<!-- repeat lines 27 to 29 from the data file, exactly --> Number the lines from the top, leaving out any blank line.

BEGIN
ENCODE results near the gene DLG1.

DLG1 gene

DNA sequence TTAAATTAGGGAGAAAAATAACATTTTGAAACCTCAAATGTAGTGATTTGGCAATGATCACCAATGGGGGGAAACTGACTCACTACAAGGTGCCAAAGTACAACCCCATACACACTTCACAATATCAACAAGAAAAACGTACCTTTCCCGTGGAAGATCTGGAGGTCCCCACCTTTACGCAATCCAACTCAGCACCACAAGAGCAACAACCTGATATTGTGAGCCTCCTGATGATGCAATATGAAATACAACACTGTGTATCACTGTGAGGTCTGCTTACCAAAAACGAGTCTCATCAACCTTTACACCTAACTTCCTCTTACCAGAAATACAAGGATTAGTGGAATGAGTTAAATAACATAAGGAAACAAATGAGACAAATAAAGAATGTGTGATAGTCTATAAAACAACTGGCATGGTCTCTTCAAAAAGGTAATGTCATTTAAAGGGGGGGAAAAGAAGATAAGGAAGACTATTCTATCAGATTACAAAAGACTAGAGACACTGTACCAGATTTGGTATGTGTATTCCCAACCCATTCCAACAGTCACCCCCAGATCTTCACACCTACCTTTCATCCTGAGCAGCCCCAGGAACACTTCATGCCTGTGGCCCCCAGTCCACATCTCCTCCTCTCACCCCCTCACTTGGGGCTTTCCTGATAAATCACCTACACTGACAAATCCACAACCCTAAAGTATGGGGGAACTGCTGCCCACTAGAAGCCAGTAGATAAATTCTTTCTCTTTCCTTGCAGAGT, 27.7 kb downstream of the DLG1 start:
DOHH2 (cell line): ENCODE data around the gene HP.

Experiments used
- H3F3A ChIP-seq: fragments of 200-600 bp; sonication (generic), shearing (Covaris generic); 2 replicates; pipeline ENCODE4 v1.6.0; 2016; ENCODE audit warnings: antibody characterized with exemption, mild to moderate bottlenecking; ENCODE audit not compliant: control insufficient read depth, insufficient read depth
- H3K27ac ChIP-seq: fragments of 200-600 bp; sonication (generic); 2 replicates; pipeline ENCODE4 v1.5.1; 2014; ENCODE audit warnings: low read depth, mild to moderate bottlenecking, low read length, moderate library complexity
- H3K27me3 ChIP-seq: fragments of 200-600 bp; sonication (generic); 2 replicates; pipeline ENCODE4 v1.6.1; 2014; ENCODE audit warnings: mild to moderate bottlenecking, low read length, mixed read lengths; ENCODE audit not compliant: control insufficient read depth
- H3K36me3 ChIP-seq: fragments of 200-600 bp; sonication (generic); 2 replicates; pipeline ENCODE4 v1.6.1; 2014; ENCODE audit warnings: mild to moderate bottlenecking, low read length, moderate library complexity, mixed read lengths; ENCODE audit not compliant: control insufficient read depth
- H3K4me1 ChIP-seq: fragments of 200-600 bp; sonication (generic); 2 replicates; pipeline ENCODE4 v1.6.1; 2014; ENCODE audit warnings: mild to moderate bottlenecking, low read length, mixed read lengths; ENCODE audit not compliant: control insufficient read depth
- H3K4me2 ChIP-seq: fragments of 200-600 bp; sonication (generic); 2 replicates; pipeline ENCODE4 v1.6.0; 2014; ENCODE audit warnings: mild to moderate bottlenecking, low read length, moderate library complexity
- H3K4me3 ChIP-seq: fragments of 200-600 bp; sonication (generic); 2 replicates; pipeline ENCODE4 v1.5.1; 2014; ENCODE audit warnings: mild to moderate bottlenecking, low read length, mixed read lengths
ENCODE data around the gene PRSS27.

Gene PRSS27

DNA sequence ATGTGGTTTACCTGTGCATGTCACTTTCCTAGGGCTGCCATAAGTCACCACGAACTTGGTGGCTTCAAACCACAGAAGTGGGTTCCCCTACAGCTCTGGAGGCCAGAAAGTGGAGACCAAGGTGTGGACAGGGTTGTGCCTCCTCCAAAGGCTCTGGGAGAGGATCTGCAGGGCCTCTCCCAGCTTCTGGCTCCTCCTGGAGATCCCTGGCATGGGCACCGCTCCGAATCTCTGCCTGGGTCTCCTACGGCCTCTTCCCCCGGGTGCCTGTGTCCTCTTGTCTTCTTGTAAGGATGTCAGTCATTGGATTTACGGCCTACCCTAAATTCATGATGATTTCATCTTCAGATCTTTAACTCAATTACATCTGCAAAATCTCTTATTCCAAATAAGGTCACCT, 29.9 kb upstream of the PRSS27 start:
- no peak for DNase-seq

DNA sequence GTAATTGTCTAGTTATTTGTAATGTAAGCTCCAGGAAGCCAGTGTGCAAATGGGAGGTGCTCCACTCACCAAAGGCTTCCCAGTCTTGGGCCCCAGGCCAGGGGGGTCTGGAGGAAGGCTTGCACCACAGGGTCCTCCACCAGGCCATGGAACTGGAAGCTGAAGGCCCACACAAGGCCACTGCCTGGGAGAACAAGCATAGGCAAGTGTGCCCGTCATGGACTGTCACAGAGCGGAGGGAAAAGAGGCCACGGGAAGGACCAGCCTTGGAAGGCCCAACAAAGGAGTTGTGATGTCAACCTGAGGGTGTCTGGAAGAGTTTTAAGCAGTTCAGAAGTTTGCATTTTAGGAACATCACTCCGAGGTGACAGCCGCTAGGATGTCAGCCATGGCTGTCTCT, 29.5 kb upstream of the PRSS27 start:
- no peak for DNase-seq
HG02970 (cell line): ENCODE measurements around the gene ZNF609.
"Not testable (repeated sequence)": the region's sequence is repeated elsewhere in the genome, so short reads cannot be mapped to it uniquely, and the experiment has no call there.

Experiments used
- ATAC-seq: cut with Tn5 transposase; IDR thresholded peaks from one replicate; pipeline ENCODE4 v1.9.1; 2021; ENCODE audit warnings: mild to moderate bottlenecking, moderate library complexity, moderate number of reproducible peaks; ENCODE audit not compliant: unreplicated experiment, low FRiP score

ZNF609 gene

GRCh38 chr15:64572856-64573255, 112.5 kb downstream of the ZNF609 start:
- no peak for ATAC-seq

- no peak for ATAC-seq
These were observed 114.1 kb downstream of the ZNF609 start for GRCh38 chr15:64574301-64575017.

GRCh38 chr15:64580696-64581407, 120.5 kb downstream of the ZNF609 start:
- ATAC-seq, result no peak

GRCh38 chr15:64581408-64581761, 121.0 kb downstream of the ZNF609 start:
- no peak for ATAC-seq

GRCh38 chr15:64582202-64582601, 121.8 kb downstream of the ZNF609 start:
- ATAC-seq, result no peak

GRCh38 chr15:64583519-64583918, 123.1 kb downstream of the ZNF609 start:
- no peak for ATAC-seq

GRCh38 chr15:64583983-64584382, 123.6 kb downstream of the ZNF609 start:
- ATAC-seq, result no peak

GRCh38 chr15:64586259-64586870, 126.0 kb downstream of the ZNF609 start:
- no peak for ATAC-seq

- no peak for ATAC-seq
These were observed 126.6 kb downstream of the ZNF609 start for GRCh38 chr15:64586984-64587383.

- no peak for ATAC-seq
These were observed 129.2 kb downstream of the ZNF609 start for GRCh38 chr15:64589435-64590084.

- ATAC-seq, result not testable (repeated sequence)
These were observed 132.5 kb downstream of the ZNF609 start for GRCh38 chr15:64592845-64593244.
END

These were observed 114.1 kb downstream of the ZNF609 start for GRCh38 chr15:64574301-64575017.

GRCh38 chr15:64580696-64581407, 120.5 kb downstream of the ZNF609 start:
- ATAC-seq, result no peak